Inside Story

Even amoebas

A prince and a psychologist detect more of the Good Samaritan in humans than we might imagine

Nick Haslam Books 4 September 2022 1774 words

“Context-sensitive altruism”: the Good Samaritan depicted in 1870 by Théodule-Augustin Ribot. Musée des Beaux-Arts de Pau/Wikimedia


Students in a famous social psychology experiment were instructed to prepare a short talk and then go to a nearby building to record it. Some were told they had ample time to get there, others that they were right on time, and still others that they were running late. As they walked along a narrow alleyway to the second building, they encountered a slumped and groaning man in obvious trouble: an actor planted by the experimenters, of course. The rushing students were much less likely to offer help to the faux victim than their less hurried peers.

So what, you might say. Of course time pressure makes us less inclined to help others. But here’s the kicker: the students were seminarians, and the talk was on the parable of the Good Samaritan. It seems that even people called to minister to those in need — people who had just been primed with the virtues of altruism — generally fail to assist someone in distress for the most trivial of reasons.

Studies such as these reinforce a widespread cynicism about human nature. We are a selfish species and there is a canyon-sized gap between our high principles and our unedifying behaviour. We might pretend to be compassionate and concerned for the greater good, but our actions show us to be morally myopic and selfish.

Stephanie D. Preston, a psychology professor at the University of Michigan, wants to undermine that cynicism. In her new book, The Altruistic Urge: Why We’re Driven to Help Others, she makes the case that we have an instinct to help the vulnerable that is rooted in an offspring-care system we share with other mammals. That basic motivation is underpinned by shared brain circuitry and expressed in actions to protect those in urgent need. The hero who plunges into a raging torrent or inferno to save lives replicates the rat who retrieves its pup — an ultrasonically squeaky pink jelly bean — when it strays from the nest.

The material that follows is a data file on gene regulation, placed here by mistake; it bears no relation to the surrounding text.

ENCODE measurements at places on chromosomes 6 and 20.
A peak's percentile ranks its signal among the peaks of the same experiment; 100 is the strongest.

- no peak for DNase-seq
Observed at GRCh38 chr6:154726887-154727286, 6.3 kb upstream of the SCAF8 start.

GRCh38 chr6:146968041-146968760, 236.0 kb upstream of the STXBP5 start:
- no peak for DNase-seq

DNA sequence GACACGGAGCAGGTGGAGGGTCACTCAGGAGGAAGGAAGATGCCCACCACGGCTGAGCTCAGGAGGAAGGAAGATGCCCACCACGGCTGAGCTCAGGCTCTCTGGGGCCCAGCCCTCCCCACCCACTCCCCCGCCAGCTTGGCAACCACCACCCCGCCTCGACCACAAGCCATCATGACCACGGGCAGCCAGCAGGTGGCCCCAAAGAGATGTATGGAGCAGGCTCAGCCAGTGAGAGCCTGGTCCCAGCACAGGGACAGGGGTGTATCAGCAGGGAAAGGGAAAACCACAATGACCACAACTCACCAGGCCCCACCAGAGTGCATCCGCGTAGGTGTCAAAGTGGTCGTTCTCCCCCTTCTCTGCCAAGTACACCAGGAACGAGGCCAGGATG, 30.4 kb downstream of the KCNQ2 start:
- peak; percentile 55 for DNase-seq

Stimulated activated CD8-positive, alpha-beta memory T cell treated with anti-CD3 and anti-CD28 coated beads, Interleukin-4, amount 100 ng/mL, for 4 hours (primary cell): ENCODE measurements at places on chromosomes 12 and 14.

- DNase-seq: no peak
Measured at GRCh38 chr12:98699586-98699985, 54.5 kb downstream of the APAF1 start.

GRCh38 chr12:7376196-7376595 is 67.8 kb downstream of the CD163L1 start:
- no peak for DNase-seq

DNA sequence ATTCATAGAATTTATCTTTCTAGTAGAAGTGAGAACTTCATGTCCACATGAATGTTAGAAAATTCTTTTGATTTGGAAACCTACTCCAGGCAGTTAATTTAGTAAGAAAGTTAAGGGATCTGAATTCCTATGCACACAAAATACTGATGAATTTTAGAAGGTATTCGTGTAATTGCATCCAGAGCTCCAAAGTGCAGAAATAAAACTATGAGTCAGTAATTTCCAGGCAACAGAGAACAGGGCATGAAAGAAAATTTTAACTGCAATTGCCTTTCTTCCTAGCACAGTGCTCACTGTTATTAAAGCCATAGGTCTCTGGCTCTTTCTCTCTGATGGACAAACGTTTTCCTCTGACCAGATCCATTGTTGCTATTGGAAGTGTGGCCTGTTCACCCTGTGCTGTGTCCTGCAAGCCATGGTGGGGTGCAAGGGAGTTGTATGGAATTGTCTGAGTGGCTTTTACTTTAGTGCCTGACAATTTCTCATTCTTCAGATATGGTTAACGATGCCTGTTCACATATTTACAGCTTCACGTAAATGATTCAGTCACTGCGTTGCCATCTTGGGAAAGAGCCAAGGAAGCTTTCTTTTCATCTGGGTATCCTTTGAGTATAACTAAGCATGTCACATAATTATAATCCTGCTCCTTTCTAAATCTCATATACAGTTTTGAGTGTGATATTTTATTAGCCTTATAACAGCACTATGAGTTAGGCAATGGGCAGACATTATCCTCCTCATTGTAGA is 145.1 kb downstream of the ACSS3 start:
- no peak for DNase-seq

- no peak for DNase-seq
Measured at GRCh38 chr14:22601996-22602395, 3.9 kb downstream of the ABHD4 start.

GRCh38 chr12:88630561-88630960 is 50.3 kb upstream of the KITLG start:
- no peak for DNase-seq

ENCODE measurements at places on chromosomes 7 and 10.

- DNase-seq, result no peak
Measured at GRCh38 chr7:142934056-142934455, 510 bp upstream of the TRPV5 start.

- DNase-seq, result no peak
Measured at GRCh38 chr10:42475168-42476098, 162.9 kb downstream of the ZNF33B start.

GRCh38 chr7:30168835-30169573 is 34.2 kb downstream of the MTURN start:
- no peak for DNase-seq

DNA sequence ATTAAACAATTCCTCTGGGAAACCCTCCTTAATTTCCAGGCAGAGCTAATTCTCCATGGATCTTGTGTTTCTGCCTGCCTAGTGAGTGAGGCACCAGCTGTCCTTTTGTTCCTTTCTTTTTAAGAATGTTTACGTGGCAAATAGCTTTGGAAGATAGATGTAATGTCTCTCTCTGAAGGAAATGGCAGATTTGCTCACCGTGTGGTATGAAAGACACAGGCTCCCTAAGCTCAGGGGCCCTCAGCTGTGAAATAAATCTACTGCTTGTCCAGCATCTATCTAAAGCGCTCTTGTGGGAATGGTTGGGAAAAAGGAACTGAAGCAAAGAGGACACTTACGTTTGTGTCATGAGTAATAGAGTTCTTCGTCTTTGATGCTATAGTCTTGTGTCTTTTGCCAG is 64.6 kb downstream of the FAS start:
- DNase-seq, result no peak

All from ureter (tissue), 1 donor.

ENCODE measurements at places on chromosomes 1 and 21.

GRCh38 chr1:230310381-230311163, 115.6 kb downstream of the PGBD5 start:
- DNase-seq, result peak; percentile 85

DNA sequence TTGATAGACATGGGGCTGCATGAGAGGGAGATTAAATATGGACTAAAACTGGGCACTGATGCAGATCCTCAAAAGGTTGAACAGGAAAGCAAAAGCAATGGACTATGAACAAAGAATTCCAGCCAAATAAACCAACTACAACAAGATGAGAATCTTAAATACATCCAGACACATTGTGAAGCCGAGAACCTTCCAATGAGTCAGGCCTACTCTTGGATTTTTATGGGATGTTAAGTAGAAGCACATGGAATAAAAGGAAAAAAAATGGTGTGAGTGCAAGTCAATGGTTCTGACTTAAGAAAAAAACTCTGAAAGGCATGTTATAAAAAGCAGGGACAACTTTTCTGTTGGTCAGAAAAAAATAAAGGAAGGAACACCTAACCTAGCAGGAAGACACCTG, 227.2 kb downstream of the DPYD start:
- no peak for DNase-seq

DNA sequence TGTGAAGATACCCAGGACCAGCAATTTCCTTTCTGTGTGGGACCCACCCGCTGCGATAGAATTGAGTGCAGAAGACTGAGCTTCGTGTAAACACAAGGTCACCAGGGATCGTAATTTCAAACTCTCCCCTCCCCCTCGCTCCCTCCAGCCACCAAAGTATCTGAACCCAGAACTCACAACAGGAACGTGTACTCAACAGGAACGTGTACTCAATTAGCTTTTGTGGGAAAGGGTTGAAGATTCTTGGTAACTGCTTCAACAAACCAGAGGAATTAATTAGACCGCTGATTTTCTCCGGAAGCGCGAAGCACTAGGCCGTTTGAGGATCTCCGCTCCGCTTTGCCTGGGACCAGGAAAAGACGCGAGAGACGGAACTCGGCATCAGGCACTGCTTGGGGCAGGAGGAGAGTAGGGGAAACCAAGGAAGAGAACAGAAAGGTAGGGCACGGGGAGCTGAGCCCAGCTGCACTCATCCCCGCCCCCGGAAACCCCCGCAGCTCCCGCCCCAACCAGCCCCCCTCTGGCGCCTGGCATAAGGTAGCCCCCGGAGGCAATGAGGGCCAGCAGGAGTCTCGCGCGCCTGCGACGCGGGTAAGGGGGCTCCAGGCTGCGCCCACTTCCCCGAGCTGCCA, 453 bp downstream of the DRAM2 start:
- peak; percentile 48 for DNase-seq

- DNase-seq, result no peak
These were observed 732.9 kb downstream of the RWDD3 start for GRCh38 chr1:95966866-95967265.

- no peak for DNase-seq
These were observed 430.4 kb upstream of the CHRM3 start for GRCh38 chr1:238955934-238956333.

Preston offers the rat’s pup retrieval as a prime example of the altruistic urge she proposes. Its neurobiology is well understood, it is homologous to some human acts of helping, and it has a prototypically vulnerable target, the helpless infant. She argues that at least some human altruism is closely akin to offspring retrieval. It is instinctive rather than socialised, it is action-oriented rather than simply involving empathic feeling, and it doesn’t depend heavily on higher cognition. Although we may flatter ourselves that our altruistic behaviour springs from moral deliberation, it is sometimes simply automatic.

Calling the altruistic urge an instinct might seem to imply it is a rigid tendency applying only to non-human animals. Preston rejects this anthropocentric assumption and clarifies how the contemporary view sees instincts as flexible and open to being overridden. “Even amoebas,” she writes, “exhibit context-sensitive altruism.”

The altruistic urge involves a neural approach tendency deep within the brain that constantly contends with an avoidant tendency not to help. Helping may only happen when the helper is properly prepared — hormonally or through prior experience, in the case of the parental rat — and when the probable effectiveness of action is judged to be high and the risks low. When it happens, helping of this kind is experienced by the helper as rewarding, enabled by dopamine and oxytocin, the so-called pleasure and love molecules of pop psychology.